United States District Court, E.D. Kentucky, Southern Division, London
MEMORANDUM OPINION & ORDER
Gregory F. Van Tatenhove United States District Judge
matter is before the Court on the Recommended Dispositions
filed by United States Magistrate Judge Hanly A. Ingram. The
Defendant, Justin Glenn Cater, first filed a pro se
motion to vacate his sentence pursuant to 28 U.S.C. §
2255. [R. 33.] Judge Ingram reviewed the motion and prepared
a Recommended Disposition. [R. 39.] Mr. Cater filed an
objection to this recommendation. [R. 40.] The United States
has not filed a response.
Federal Rule of Civil Procedure 72(b)(2), a petitioner has
fourteen days after service to register any objections to the
Recommended Disposition or else waive his rights to appeal.
In order to receive de novo review by this Court,
any objection to the recommended disposition must be
specific. Mira v. Marshall, 806 F.2d 636, 637 (6th
Cir. 1986). A specific objection “explain[s] and
cite[s] specific portions of the report which [counsel]
deem[s] problematic.” Robert v. Tesson, 507
F.3d 981, 994 (6th Cir. 2007). A general objection that fails
to identify specific factual or legal issues from the
recommendation, however, is not permitted, since it
duplicates the Magistrate's efforts and wastes judicial
economy. Howard v. Sec'y of Health & Human
Servs., 932 F.2d 505, 509 (6th Cir. 1991). When no
objections are made, however, this Court is not required to
“review . . . a magistrate's factual or legal
conclusions, under a de novo or any other standard . . .
.” Thomas v. Arn, 474 U.S. 140, 150 (1985).
Parties who fail to object to a Magistrate's report and
recommendation are also barred from appealing a district
court's order adopting that report and recommendation.
United States v. Walters, 638 F.2d 947 (6th Cir.
Cater filed a timely objection to the initial Recommended
Disposition. [R. 40.] The Court acknowledges its duty to
review Mr. Cater's filings under a more lenient standard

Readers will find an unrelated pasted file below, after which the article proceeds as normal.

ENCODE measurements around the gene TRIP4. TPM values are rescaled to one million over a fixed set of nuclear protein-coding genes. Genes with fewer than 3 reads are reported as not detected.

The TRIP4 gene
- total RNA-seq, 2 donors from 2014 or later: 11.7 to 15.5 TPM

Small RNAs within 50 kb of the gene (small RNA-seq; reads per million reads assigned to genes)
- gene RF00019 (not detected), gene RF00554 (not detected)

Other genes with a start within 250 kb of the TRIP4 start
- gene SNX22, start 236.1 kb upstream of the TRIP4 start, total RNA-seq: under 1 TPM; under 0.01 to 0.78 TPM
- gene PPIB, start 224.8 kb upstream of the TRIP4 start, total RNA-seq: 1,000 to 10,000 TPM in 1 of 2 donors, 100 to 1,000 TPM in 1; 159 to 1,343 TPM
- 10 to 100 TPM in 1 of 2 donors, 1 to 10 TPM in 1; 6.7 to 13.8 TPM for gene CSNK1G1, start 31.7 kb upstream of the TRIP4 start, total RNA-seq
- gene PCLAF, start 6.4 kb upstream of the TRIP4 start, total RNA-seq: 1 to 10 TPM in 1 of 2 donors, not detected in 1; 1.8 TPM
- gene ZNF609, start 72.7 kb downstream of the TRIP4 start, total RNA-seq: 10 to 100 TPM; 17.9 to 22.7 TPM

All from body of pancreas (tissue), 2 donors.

than the one applied to attorneys because he is proceeding
pro se. See Franklin v. Rose, 765 F.2d 82,
84-85 (6th Cir. 1985). Under this more lenient construction,
the objection is sufficiently definite to trigger the
Court's obligation to conduct a de novo review.
See 28 U.S.C. § 636(b)(1)(c). The Court has
satisfied that duty, reviewing the entire record, including
the pleadings, the parties' arguments, relevant case law
and statutory authority, as well as applicable procedural
rules. For the following reasons, Mr. Cater's objection
will be OVERRULED.
Ingram sets forth the factual and procedural background of
the case in his initial Recommended Disposition. The Court
mentions only key facts to frame its discussion and analysis,
incorporating Judge Ingram's discussion of the record
into this Order.
Cater was charged with one count of possession of a firearm
by a convicted felon. [R. 1.] Afterwards, the Court appointed
T. Hunter Payne to represent him. [R. 12.] With counsel's
advice, Mr. Cater entered a guilty plea (without a written
plea agreement), which Judge Ingram accepted on January 26,
2016. [R. 23.] At the hearing, Mr. Cater conceded that the
government could establish the elements of the crimes charged
in the Indictment. [R. 39.] Mr. Cater admitted that he was a
convicted felon who possessed a .22 revolver. Id. He